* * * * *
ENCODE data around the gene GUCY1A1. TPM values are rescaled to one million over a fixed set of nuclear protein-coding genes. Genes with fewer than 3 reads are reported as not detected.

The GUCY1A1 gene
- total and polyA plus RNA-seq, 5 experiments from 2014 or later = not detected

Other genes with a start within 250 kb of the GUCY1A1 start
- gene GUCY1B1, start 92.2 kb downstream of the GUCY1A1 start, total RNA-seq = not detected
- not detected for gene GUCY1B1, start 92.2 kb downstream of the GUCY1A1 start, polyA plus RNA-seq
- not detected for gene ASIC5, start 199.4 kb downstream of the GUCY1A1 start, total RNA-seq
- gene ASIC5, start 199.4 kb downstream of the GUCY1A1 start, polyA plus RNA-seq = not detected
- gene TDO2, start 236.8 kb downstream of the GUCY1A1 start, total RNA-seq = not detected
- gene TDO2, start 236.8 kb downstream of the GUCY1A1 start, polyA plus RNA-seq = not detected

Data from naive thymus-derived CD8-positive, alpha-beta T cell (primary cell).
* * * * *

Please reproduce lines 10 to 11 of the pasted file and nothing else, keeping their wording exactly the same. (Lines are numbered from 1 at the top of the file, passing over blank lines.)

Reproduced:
- gene TDO2, start 236.8 kb downstream of the GUCY1A1 start, polyA plus RNA-seq = not detected

Data from naive thymus-derived CD8-positive, alpha-beta T cell (primary cell).